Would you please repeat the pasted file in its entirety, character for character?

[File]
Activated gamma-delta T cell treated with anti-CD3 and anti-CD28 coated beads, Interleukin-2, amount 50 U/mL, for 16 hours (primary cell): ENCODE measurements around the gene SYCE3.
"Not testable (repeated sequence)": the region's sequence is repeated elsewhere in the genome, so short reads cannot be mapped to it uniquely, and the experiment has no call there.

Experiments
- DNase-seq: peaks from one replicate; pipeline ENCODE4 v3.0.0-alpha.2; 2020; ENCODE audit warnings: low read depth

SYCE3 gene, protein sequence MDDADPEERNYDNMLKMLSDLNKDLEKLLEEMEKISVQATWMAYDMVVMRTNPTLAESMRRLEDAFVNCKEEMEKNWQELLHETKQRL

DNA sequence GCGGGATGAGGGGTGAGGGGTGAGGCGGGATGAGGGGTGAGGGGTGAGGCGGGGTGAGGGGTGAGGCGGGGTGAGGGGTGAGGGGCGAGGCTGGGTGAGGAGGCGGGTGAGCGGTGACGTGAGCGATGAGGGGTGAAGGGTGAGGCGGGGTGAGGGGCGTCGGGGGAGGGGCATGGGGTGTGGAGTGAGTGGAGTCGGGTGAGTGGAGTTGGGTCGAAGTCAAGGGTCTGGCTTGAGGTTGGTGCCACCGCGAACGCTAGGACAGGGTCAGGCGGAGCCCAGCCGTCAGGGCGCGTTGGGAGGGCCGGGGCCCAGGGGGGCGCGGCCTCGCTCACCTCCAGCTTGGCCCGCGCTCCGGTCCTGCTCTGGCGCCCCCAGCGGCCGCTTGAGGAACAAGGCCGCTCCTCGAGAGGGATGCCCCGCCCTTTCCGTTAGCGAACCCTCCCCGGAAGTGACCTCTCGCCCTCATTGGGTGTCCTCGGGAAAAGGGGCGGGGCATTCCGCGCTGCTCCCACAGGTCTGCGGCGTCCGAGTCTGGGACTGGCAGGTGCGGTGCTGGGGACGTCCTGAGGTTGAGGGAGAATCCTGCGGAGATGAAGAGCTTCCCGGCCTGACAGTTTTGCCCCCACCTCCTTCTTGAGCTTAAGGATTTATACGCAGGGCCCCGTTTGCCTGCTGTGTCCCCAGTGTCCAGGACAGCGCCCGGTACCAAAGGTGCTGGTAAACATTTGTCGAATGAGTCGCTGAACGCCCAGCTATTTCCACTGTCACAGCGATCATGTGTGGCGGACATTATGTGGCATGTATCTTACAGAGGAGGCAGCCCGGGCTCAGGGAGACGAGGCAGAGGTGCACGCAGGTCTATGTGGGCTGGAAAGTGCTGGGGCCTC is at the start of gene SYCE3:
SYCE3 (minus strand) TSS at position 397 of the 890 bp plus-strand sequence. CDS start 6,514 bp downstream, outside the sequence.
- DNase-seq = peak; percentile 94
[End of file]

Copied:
Activated gamma-delta T cell treated with anti-CD3 and anti-CD28 coated beads, Interleukin-2, amount 50 U/mL, for 16 hours (primary cell): ENCODE measurements around the gene SYCE3.
"Not testable (repeated sequence)": the region's sequence is repeated elsewhere in the genome, so short reads cannot be mapped to it uniquely, and the experiment has no call there.

Experiments
- DNase-seq: peaks from one replicate; pipeline ENCODE4 v3.0.0-alpha.2; 2020; ENCODE audit warnings: low read depth

SYCE3 gene, protein sequence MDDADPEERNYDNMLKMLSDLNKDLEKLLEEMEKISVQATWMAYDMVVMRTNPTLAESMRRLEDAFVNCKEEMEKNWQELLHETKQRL

DNA sequence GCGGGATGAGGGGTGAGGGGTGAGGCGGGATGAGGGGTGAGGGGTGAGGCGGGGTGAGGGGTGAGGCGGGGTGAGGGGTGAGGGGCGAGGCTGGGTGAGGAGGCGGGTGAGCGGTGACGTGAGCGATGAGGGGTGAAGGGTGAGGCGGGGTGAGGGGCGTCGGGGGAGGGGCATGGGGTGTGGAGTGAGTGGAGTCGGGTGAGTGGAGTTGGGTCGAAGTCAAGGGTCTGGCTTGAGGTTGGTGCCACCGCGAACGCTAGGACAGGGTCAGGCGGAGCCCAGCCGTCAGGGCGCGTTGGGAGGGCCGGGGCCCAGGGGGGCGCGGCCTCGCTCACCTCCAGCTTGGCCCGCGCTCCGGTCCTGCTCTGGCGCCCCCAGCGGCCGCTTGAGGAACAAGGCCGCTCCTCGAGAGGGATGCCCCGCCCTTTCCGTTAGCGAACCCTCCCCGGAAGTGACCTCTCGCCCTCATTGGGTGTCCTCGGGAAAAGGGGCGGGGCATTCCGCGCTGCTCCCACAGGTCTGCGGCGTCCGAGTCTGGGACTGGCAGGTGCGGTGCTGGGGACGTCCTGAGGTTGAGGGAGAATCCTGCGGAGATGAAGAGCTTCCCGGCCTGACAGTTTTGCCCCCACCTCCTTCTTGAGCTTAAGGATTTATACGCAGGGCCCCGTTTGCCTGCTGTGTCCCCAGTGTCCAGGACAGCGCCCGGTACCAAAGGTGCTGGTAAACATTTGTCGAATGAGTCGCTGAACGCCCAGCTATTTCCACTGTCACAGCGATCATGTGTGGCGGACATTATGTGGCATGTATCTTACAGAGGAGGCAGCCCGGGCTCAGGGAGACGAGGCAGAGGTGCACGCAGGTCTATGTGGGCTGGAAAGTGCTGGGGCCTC is at the start of gene SYCE3:
SYCE3 (minus strand) TSS at position 397 of the 890 bp plus-strand sequence. CDS start 6,514 bp downstream, outside the sequence.
- DNase-seq = peak; percentile 94